Want To Target Consumers In-Aisle? There’s A Programmatic Beacon Ad Exchange For That

beaconsYou’re walking down the shoe aisle of your favorite department store. You’re browsing. You’re probably thinking to yourself, “Do I really need another pair of shoes?” Your phone buzzes. You take it out of your pocket to find a push notification from a shoe brand with a discount offer. It’s a brand you like. You were on the fence. You buy the shoes.

That, or a variation thereof, is the ideal scenario envisioned by Swirl, a beacon tech provider that announced the launch Monday of what it’s calling the first programmatic ad exchange for proximity-based in-store mobile marketing.

The Swirl Ad Exchange, SWx for short, is in the process of integrating with around five DSPs and agency trading desks, although Swirl declined to name which ones. Swirl has relationships with several mobile app publishers, including Condé Nast, coupon and shopping app SnipSnap and Hearst, also a Swirl investor.

Brand clients include Lord & Taylor, Hudson’s Bay, Marriott, Alex and Ani, Timberland and Kenneth Cole. The company also recently formed a partnership with Motorola Solutions to power the latter’s indoor locationing platform MPact.

The Swirl technology works by communicating with shoppers through apps and strategically placed indoor beacons. Consumers who opt in to receive notifications – either via the Swirl app, a retailer’s own app or one of a number of third-party apps – are messaged in-store based on their location and previously stated preferences.

“Third-party apps allow retailers and brands to reach larger audiences of in-store shoppers,” said Swirl’s VP of marketing, Rob Murphy, who noted that the company is aiming to reach an audience of about 100 million smartphone users by the first quarter of 2015.

Rather than an open exchange, SWx will enable retailers to create private ad exchanges through which white-labeled brands will be given permission to engage with shoppers through a particular beacon network.

That would ostensibly give shoe brands battling for supremacy in the shoe aisle, for example, a chance to one-up the competition with an on-the-spot targeted communication. It would also give retailers and publishers the opportunity to put their existing beacon network to better use by packaging and selling in-aisle ad inventory.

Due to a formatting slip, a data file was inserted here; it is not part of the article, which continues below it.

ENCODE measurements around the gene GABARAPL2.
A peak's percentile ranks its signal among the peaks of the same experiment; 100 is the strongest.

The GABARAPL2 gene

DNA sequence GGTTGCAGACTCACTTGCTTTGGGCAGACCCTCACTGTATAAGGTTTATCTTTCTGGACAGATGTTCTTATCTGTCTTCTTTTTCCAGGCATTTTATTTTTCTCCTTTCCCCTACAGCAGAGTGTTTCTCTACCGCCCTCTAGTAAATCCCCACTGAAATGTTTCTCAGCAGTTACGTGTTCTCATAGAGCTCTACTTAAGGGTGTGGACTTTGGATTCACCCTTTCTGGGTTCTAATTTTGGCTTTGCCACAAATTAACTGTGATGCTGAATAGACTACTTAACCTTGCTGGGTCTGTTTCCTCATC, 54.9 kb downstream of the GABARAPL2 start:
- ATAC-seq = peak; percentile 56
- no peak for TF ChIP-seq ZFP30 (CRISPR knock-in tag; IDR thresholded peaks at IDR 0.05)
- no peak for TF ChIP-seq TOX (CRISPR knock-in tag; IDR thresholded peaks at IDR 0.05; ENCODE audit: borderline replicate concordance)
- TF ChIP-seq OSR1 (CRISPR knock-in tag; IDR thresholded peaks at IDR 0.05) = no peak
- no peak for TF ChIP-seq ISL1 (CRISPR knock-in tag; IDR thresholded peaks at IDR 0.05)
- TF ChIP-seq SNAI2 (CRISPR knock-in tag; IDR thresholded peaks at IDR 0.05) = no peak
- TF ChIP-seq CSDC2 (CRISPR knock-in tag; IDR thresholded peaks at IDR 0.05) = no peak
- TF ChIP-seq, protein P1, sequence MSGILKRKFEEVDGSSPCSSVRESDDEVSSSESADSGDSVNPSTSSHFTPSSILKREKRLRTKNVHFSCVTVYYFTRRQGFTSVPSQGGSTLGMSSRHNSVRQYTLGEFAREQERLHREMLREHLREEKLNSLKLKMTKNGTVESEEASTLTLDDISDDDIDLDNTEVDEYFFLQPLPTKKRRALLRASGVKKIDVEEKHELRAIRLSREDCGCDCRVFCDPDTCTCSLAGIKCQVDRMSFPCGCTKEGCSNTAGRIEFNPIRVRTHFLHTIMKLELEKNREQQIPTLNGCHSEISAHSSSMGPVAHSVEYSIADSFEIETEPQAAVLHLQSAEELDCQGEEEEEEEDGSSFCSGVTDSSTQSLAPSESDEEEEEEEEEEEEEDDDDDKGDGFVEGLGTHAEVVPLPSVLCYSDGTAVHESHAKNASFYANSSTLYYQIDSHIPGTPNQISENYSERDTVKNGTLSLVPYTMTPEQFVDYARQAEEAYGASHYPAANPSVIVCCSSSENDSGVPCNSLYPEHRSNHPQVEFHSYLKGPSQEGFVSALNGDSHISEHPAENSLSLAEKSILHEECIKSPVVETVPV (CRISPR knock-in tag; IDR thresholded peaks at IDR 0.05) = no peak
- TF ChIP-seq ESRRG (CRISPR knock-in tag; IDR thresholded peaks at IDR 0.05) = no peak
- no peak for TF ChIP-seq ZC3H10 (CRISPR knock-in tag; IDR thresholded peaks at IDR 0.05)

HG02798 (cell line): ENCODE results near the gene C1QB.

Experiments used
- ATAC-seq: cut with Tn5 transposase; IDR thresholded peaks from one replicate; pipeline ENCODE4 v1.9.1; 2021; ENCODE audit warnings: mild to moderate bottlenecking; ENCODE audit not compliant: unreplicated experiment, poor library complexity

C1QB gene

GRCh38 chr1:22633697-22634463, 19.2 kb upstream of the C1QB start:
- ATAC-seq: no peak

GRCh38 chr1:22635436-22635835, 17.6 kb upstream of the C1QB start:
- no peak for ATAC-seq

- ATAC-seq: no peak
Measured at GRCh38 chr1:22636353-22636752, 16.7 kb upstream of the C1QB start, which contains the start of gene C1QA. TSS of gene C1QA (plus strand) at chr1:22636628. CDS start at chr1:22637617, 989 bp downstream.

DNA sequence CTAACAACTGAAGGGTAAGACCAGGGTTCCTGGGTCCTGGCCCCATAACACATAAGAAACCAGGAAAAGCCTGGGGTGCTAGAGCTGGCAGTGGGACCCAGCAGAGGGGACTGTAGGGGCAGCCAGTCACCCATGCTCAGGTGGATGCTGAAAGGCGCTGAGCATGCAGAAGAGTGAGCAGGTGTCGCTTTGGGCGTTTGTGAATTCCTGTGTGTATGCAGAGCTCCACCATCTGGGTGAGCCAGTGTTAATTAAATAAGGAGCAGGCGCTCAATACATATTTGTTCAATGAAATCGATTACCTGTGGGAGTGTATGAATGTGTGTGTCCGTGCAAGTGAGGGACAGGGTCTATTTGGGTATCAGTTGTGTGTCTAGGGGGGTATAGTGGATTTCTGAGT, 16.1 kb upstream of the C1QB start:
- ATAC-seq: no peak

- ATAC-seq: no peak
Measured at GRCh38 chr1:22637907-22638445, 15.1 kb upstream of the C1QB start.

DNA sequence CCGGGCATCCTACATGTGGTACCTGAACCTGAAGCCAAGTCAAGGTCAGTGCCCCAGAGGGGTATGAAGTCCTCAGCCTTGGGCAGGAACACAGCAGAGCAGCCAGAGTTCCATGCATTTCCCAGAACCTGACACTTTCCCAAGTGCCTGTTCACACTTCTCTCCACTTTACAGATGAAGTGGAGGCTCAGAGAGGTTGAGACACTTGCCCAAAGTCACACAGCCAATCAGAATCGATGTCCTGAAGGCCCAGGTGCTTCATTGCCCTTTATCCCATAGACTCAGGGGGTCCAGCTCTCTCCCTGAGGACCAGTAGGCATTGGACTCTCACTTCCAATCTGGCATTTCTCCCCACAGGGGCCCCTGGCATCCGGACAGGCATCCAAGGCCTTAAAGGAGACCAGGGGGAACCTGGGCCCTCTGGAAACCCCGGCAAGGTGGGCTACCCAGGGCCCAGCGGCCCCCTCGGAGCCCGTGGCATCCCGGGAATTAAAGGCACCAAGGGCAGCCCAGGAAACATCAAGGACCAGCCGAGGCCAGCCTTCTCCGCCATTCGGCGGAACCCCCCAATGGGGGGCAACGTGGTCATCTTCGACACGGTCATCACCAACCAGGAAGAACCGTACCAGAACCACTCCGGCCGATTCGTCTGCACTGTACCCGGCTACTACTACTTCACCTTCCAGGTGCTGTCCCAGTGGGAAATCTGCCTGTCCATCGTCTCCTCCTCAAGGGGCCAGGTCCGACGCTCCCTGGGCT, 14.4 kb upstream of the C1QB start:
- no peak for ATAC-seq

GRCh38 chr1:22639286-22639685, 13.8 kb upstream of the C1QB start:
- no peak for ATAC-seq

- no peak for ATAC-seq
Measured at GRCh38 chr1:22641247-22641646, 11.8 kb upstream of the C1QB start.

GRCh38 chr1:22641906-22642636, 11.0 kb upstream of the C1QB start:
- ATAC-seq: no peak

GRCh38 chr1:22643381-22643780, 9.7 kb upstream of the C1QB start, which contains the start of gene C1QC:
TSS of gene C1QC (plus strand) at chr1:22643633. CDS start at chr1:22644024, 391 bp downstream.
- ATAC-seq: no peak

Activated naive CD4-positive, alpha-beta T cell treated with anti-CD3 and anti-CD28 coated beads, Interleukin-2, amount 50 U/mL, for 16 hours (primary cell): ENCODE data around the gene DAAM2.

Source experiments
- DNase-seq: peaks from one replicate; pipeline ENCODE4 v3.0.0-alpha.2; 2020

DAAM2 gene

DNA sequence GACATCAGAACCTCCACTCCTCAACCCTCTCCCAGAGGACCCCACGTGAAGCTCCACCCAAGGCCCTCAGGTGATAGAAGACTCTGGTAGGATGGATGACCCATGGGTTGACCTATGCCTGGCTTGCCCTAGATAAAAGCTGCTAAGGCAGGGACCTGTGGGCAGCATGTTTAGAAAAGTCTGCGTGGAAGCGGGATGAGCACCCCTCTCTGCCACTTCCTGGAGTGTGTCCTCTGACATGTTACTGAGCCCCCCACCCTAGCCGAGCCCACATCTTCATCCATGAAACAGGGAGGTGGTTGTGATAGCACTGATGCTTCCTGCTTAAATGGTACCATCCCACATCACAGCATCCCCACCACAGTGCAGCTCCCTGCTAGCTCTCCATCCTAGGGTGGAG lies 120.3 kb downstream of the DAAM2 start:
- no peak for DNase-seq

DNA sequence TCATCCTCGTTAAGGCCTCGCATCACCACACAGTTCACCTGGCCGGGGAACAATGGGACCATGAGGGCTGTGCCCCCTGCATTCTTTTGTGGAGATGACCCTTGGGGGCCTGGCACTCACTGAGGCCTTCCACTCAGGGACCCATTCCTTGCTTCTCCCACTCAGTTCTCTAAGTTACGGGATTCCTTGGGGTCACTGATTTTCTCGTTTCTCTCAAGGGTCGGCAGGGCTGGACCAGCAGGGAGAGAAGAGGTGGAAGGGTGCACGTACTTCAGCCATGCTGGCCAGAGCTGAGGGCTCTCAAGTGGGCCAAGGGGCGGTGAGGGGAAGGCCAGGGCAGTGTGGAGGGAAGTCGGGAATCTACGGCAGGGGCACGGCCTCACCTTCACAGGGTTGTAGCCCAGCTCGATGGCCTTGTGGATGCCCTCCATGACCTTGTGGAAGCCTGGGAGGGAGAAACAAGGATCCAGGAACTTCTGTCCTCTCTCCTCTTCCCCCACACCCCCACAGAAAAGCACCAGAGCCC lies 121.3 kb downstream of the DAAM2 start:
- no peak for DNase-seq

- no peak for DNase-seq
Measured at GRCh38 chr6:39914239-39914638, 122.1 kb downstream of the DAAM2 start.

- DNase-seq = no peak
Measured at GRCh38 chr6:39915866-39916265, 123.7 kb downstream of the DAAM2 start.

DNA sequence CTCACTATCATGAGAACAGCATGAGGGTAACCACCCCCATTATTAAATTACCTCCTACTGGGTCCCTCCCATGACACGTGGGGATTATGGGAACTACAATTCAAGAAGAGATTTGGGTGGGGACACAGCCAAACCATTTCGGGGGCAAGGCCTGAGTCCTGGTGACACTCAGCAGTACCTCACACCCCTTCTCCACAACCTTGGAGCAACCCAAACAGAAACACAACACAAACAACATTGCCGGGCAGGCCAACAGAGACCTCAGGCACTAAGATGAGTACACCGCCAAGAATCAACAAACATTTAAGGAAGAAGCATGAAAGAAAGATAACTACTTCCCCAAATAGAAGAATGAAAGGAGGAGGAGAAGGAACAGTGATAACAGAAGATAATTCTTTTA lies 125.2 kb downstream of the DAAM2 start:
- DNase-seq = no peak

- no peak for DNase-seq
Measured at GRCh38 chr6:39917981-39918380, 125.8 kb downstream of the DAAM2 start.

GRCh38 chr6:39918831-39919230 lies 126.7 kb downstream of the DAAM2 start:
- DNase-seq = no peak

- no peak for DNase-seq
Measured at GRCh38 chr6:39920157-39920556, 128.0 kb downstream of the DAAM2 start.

Although Swirl beacons don’t yet support NFC – right now only Wi-Fi and Bluetooth are on the menu – near-field enablement is on the company’s immediate road map. Makes sense, considering Apple Pay officially launched Monday.

“Apple Pay provides significant benefit for Swirl and the beacon marketing industry in general,” Murphy told AdExchanger. “[It] provides a seamless way for retailers and brands to measure the effectiveness of their in-store mobile marketing efforts by closing the loop between beacon-triggered messages/offers and actual consumer purchases in the store.”

Beacons clearly have the potential to bridge the physical and the digital, and according to ABI Research, indoor beacon installations could top 30,000 worldwide by the end of 2014. But there are still the naysayers out there who don’t think marketers are ready to include beacons in their strategy in any kind of really meaningful way. 

Naturally, Murphy disagrees.

“Beacons provide the missing link that will allow marketers to connect digital experiences to real-world behaviors,” he said. “Of course, we are still in the early stages of taking advantage of the full capabilities that beacons and indoor mobile marketing offer, but as retailers, brands and marketers continue to gain learning regarding how to best utilize this powerful new capability, we will begin to see its full impact.”

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  1. I still don’t understand why I would download the Swirl app or a third-party app that would be sending me random ad notifications as I walked around town. Why would I agree to subject myself to this? The third-party app would have to be providing me something of significant value for me to agree to this.

  2. @AJ you wouldn’t, but any other app publisher like Conde Nast’s Traveller app mentioned in the article could include this SDK, and push the notifications on Swirl’s behalf for what i assume would be a rev share. Essentially brand dilution for a revenue stream.
    I imagine it’ll be a fine line to get past Apple’s app store guidelines, especially 5.6 “Apps cannot use Push Notifications to send advertising, promotions, or direct marketing of any kind”